I absolutely agree with Dmac, you would have failed the ELA.

    you said:

    “When I decide that my lawyer or doctor is charging too much or providing inadequate service, you know what I do? I find another one”

    Maybe it is not that the doctor provided inadequate service, maybe you failed to follow instructions. It is easy to blame teachers; it is easy to take data out of context; it is easy to make general statements about students’ progress.

    I would love to have those people in my classroom for a week and then come back and comment. I dare you to state the value YOU would add.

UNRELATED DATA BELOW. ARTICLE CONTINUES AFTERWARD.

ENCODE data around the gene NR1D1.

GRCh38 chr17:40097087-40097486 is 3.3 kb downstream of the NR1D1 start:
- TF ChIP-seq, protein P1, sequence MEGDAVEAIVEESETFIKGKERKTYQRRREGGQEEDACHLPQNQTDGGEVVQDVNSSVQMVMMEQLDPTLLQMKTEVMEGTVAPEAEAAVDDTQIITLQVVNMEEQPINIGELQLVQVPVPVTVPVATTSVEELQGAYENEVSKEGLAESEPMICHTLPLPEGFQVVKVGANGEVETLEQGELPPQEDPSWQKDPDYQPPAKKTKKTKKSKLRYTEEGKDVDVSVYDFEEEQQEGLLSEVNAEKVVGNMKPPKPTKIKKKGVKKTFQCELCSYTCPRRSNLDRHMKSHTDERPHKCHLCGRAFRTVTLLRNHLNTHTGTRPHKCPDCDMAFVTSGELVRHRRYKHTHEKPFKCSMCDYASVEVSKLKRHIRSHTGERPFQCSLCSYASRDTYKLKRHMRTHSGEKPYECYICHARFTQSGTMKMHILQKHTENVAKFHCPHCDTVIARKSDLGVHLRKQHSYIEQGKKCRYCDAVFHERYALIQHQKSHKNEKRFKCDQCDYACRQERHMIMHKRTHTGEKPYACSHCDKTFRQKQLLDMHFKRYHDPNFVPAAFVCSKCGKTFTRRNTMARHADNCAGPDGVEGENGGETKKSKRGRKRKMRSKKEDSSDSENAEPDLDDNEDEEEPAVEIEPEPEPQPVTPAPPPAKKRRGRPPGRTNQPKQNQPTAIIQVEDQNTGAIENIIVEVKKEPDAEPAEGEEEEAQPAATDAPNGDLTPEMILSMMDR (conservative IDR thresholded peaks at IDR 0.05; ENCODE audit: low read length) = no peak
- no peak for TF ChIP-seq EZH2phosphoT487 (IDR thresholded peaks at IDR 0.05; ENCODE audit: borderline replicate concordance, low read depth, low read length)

2. Well said! There’s an old saying, “You can lead a horse to water, but you can’t make him drink.” It applies quite well to teaching. Teachers can plan instruction, gather appropriate material, teach lessons, reteach the lessons, reteach another way etc, but we can’t MAKE the students want to learn or retain the information. Add to that the students for whom there is little support at home, or a home environment which precludes any type of quiet study, review or reading, and you get less-than-optimal learning. Explain how it is the teacher’s fault when a student fails to learn because he/she comes to school ill, or has witnessed violence at home, or is homeless, or hungry, or abused, or has no books, pencils or paper in their home, or speaks another language, or sits in a class with 25+ other students, some of whom are disruptive or violent, or has to share books because the school can’t buy enough for everyone… This is not a list of excuses. This is what teachers deal with on a daily basis, and STILL TEACH. And most of the kids learn – at least the ones who want to. But teachers can’t solve every problem, nor should they. Parents and society must take at least as much of the “blame” when students fail to achieve.